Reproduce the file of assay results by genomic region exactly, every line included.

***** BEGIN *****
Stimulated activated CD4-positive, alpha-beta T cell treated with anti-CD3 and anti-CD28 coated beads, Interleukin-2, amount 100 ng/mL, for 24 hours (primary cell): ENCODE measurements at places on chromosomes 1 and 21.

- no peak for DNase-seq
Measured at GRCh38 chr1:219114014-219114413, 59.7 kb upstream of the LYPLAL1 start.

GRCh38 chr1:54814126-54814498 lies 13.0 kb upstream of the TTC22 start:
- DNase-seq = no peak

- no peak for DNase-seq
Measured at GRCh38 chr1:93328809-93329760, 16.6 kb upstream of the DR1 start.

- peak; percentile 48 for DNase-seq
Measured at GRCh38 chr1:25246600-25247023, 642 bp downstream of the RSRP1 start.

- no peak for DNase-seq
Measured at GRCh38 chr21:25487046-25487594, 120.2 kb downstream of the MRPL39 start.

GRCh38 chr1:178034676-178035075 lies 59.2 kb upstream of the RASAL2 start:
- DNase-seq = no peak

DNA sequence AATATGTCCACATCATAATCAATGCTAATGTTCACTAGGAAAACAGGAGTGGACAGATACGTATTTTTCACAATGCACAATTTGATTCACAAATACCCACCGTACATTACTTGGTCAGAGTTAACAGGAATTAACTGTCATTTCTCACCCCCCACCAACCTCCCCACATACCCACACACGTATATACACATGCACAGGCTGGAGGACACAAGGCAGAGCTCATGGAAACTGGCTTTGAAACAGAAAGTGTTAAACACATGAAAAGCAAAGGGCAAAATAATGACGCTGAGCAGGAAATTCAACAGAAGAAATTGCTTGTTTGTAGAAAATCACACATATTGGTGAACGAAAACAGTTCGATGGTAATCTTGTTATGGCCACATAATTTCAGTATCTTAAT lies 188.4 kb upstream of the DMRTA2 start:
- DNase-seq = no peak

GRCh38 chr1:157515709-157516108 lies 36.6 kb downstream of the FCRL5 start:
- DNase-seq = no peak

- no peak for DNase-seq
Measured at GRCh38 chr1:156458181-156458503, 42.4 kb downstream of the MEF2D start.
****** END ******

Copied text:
Stimulated activated CD4-positive, alpha-beta T cell treated with anti-CD3 and anti-CD28 coated beads, Interleukin-2, amount 100 ng/mL, for 24 hours (primary cell): ENCODE measurements at places on chromosomes 1 and 21.

- no peak for DNase-seq
Measured at GRCh38 chr1:219114014-219114413, 59.7 kb upstream of the LYPLAL1 start.

GRCh38 chr1:54814126-54814498 lies 13.0 kb upstream of the TTC22 start:
- DNase-seq = no peak

- no peak for DNase-seq
Measured at GRCh38 chr1:93328809-93329760, 16.6 kb upstream of the DR1 start.

- peak; percentile 48 for DNase-seq
Measured at GRCh38 chr1:25246600-25247023, 642 bp downstream of the RSRP1 start.

- no peak for DNase-seq
Measured at GRCh38 chr21:25487046-25487594, 120.2 kb downstream of the MRPL39 start.

GRCh38 chr1:178034676-178035075 lies 59.2 kb upstream of the RASAL2 start:
- DNase-seq = no peak

DNA sequence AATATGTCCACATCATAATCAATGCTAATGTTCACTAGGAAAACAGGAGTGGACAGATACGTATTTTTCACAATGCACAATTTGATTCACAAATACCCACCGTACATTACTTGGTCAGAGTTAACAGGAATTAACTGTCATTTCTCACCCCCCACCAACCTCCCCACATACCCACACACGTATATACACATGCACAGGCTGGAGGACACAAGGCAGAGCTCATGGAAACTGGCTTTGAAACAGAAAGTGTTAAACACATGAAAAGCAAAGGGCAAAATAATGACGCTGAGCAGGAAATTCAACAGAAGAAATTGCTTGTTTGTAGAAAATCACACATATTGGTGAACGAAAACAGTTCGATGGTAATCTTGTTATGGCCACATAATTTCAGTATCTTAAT lies 188.4 kb upstream of the DMRTA2 start:
- DNase-seq = no peak

GRCh38 chr1:157515709-157516108 lies 36.6 kb downstream of the FCRL5 start:
- DNase-seq = no peak

- no peak for DNase-seq
Measured at GRCh38 chr1:156458181-156458503, 42.4 kb downstream of the MEF2D start.